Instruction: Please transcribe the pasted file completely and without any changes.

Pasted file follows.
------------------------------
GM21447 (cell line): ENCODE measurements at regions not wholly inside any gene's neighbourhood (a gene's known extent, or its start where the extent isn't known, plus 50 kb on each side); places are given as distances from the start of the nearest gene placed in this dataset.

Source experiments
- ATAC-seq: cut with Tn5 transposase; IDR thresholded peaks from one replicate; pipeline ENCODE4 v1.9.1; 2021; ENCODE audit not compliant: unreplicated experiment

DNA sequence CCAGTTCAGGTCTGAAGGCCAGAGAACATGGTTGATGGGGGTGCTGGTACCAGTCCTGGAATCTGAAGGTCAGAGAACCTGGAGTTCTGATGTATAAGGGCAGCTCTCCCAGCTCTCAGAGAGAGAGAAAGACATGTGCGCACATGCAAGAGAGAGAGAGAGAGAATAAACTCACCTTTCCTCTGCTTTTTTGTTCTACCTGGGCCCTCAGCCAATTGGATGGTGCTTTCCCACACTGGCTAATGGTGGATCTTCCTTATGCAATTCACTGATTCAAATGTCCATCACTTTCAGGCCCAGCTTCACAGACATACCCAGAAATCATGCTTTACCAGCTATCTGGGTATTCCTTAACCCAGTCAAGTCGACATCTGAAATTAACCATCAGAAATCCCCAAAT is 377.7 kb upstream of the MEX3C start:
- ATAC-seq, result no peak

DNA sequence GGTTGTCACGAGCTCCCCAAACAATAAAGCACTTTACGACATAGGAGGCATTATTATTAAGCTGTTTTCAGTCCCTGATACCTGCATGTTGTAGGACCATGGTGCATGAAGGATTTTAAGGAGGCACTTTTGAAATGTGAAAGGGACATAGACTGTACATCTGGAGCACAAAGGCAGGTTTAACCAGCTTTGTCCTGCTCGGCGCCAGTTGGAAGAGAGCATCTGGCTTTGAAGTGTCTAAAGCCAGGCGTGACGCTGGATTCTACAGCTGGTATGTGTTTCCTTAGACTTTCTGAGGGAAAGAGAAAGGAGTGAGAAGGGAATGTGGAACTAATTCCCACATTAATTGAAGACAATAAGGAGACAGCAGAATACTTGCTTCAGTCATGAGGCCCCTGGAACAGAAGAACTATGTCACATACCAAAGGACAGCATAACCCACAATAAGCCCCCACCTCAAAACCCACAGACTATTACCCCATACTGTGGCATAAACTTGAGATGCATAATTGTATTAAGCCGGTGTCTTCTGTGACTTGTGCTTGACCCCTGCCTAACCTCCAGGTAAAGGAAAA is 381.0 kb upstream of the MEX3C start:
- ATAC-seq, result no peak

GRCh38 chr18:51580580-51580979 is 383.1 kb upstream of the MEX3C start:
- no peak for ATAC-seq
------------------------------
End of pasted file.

GM21447 (cell line): ENCODE measurements at regions not wholly inside any gene's neighbourhood (a gene's known extent, or its start where the extent isn't known, plus 50 kb on each side); places are given as distances from the start of the nearest gene placed in this dataset.

Source experiments
- ATAC-seq: cut with Tn5 transposase; IDR thresholded peaks from one replicate; pipeline ENCODE4 v1.9.1; 2021; ENCODE audit not compliant: unreplicated experiment

DNA sequence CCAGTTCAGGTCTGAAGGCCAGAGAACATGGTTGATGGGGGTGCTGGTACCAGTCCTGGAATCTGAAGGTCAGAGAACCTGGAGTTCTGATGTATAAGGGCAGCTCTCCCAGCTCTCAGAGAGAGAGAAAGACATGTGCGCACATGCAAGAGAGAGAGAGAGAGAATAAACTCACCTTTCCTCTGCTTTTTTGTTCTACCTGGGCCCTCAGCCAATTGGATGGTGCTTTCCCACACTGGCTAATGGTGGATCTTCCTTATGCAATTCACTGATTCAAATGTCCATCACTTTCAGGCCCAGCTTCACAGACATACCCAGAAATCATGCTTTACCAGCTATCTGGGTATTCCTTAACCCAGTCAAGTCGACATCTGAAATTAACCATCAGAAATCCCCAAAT is 377.7 kb upstream of the MEX3C start:
- ATAC-seq, result no peak

DNA sequence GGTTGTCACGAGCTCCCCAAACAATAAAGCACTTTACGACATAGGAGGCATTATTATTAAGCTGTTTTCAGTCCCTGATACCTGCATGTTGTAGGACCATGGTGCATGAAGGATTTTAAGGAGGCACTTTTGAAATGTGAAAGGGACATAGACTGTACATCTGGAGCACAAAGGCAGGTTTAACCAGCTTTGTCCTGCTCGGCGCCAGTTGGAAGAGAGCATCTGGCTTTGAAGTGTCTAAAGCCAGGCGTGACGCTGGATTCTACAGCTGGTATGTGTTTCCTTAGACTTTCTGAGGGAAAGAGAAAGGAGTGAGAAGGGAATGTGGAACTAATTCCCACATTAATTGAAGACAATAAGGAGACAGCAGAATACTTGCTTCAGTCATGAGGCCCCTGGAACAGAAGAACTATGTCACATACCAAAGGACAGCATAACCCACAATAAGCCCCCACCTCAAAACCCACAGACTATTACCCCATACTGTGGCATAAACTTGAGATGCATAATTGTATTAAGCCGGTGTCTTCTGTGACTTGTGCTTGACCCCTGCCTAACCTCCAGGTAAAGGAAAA is 381.0 kb upstream of the MEX3C start:
- ATAC-seq, result no peak

GRCh38 chr18:51580580-51580979 is 383.1 kb upstream of the MEX3C start:
- no peak for ATAC-seq